Now that we have a program to turn a message into a sequence of numbers, it would be nice if our friend on the other end had a similar program to turn the numbers back into a readable message. Let's solve that problem next. Our decoder program will prompt the user for a sequence of numbers representing ASCII codes and then print out the text message corresponding to those codes. This program presents us with a couple of challenges; we'll address these as we go along.
The overall outline of the decoder program looks very similar to the encoder program. One change in structure is that the decoding version will collect the characters of the message in a string and print out the entire message at the end of the program. To do this, we need to use an accumulator variable, a pattern we saw in the factorial program from the previous chapter. Here is the decoding algorithm:
get the sequence of numbers to decode message = ""
for each number in the input:
convert the number to the appropriate character add the character to the end of message print the message
Before the loop, the accumulator variable message is initialized to be an empty string, that is a string that contains no characters (""). Each time through the loop a number from the input is converted into an appropriate character and appended to the end of the message constructed so far.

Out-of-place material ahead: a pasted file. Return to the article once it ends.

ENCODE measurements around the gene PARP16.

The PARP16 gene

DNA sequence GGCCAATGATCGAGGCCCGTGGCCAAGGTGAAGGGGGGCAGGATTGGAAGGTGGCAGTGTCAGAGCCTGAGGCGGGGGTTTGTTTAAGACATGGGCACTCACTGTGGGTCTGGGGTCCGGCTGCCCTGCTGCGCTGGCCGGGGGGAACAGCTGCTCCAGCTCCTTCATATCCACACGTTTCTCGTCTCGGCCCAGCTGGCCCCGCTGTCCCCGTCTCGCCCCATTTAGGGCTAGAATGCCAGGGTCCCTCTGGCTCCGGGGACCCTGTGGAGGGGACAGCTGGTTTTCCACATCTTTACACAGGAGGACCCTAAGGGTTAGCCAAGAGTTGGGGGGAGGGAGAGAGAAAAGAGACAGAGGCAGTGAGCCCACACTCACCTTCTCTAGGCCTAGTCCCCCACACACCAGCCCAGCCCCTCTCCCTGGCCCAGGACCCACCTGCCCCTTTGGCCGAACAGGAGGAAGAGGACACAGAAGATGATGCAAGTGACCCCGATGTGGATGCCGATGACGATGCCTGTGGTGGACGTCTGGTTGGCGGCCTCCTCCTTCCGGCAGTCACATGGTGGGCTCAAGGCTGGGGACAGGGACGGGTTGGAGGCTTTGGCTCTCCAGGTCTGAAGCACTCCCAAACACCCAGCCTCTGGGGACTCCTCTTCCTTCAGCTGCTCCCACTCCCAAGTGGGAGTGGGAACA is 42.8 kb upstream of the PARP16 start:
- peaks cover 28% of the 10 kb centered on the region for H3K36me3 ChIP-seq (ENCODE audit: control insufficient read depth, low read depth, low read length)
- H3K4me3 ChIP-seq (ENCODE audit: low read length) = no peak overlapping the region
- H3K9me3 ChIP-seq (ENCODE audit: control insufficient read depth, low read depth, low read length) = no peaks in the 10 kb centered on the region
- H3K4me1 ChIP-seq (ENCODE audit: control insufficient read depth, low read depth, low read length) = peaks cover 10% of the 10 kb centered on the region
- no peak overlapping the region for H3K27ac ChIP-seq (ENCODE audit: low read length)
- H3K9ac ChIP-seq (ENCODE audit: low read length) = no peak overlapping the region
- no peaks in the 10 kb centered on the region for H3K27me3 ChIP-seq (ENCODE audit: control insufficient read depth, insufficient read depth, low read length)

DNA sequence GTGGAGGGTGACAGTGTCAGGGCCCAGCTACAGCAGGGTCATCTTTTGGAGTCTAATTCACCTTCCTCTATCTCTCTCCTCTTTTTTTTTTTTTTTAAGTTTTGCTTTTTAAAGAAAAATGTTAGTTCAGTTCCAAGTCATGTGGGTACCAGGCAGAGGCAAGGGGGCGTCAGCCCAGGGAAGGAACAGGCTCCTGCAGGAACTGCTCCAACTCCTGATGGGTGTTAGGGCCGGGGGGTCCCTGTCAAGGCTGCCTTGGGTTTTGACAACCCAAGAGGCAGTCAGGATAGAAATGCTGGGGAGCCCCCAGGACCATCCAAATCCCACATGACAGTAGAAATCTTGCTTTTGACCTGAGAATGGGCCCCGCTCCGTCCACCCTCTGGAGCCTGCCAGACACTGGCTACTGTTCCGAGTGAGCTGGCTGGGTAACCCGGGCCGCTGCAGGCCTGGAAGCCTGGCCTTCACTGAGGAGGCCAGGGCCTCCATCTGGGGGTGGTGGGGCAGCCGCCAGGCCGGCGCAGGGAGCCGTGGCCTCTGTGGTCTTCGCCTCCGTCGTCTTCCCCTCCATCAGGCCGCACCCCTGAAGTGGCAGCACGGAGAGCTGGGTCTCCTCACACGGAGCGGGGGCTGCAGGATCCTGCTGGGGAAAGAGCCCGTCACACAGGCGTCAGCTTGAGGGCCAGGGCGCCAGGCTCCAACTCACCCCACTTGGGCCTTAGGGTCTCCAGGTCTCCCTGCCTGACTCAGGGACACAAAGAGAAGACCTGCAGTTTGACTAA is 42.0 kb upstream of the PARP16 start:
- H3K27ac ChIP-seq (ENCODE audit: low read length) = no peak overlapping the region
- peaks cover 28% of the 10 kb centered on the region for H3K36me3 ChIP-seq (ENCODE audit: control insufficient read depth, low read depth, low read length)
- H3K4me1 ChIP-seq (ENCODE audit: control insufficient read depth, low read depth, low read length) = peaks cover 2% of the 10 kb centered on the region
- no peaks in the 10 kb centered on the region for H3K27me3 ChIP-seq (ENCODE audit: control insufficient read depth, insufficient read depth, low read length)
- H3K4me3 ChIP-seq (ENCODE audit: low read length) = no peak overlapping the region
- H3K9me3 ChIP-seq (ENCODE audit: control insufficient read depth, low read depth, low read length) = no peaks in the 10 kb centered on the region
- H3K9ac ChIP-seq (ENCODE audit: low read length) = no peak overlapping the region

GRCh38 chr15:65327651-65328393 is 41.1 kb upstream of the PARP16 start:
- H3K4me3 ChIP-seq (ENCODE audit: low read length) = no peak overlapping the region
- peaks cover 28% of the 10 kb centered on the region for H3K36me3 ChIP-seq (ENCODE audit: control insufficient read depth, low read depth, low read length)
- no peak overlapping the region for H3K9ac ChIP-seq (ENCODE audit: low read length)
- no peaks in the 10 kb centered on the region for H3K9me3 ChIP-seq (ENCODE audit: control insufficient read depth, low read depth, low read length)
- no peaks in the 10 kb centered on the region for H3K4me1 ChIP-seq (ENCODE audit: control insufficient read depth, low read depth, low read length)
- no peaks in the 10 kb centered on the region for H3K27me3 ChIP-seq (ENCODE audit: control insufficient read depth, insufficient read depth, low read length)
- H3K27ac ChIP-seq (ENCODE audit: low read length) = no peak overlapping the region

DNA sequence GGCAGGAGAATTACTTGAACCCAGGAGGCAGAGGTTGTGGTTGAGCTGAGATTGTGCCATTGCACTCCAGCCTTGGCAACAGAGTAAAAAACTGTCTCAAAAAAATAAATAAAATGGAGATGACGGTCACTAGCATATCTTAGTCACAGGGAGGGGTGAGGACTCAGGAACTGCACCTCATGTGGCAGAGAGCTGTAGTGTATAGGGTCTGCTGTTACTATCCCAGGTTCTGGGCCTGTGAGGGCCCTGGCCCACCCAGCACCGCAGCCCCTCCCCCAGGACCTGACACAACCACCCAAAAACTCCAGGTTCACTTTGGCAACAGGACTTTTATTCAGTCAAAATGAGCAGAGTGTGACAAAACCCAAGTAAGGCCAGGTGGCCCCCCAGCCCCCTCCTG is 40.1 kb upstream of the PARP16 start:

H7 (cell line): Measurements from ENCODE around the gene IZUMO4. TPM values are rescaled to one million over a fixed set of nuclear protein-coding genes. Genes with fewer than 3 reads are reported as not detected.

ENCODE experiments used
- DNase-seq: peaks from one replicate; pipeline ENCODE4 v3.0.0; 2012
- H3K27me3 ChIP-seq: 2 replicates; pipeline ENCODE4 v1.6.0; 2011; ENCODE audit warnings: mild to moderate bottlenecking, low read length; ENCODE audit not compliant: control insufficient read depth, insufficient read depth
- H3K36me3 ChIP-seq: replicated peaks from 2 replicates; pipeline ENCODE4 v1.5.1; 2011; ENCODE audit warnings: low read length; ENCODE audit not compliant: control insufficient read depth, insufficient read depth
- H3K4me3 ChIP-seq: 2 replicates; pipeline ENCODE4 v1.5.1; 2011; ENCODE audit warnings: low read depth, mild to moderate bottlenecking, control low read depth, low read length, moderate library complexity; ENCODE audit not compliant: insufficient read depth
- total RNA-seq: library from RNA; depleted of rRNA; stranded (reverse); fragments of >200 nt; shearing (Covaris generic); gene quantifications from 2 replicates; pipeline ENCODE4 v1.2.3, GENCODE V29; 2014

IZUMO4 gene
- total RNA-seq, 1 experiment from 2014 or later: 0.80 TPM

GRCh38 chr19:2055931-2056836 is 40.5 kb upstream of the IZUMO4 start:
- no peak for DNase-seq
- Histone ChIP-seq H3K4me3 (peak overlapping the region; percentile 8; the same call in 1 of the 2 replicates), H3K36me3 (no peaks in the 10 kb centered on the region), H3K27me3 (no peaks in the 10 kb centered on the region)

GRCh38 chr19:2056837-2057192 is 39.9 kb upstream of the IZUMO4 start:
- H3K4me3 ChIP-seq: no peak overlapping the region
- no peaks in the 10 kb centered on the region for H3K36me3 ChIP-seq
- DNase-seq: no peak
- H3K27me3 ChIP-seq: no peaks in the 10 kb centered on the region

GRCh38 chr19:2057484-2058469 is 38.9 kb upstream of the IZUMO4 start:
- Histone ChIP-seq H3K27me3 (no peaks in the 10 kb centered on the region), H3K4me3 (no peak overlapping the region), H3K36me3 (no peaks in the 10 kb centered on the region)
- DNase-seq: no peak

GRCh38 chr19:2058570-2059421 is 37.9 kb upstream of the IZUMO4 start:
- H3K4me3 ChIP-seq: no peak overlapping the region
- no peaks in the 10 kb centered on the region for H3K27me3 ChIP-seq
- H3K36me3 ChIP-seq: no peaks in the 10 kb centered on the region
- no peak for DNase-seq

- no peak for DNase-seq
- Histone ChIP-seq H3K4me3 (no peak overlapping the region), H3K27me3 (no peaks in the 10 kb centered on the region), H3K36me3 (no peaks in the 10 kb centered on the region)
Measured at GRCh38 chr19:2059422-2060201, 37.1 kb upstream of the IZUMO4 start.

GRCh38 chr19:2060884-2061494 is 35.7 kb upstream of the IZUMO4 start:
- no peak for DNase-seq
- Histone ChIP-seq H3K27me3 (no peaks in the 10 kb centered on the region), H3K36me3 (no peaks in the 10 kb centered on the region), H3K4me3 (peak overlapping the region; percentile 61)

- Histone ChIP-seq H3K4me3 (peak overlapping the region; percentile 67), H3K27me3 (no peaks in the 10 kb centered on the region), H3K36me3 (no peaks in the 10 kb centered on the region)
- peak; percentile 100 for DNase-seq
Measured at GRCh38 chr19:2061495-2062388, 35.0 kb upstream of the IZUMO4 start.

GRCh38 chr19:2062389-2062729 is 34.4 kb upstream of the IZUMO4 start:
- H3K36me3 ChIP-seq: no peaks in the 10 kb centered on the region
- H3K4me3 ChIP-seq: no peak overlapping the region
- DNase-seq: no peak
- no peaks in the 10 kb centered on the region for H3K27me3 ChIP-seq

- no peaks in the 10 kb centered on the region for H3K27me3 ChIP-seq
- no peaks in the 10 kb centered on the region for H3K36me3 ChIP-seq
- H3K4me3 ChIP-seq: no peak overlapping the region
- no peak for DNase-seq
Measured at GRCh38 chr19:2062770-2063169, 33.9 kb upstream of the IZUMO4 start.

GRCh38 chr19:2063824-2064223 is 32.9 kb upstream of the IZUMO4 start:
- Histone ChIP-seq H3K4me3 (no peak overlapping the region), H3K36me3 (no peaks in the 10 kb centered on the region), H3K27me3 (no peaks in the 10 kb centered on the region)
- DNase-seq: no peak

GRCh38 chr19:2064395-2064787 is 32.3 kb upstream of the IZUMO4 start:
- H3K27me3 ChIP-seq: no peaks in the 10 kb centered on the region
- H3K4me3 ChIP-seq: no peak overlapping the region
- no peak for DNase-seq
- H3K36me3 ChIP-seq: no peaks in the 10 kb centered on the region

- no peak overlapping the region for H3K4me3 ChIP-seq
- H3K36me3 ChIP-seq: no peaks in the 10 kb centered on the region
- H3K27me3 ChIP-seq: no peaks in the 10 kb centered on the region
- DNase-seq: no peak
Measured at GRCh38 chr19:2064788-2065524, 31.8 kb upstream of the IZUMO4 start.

The algorithm seems simple enough, but even the first step presents us with a problem. How exactly do we get the sequence of numbers to decode? We don't even know how many numbers there will be. To solve this problem, we are going to rely on some more string manipulation operations.
First, we will read the entire sequence of numbers as a single string using raw_input. Then we will split the big string into a sequence of smaller strings, each of which represents one of the numbers. Finally, we can iterate through the list of smaller strings, convert each into a number, and use that number to produce the corresponding ASCII character. Here is the complete algorithm:
get the sequence of numbers as a string, inString split inString into a sequence of smaller strings message = ""
for each of the smaller strings:
change the string of digits into the number it represents append the ASCII character for that number to message print message
This looks complicated, but Python provides some functions that do just what we need.
We saw in Chapter 3 that Python provides a standard math library containing useful functions for computing with numbers. Similarly, the string library contains many functions that are useful in string-manipulation programs.
For our decoder, we will make use of the split function. This function is used to split a string into a sequence of substrings. By default, it will split the string wherever a space occurs. Here's an example:
>>> string.split("Hello string library!") ['Hello', 'string', 'library!']
You can see how split has turned the original string "Hello string library!" into a list of three strings: "Hello", "string" and "library!".